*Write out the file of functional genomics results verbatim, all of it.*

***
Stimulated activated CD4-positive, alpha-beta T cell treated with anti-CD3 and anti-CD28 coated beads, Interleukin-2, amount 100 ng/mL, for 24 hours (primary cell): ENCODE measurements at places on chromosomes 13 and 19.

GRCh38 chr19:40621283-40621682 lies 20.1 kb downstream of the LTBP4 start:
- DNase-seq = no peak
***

Stimulated activated CD4-positive, alpha-beta T cell treated with anti-CD3 and anti-CD28 coated beads, Interleukin-2, amount 100 ng/mL, for 24 hours (primary cell): ENCODE measurements at places on chromosomes 13 and 19.

GRCh38 chr19:40621283-40621682 lies 20.1 kb downstream of the LTBP4 start:
- DNase-seq = no peak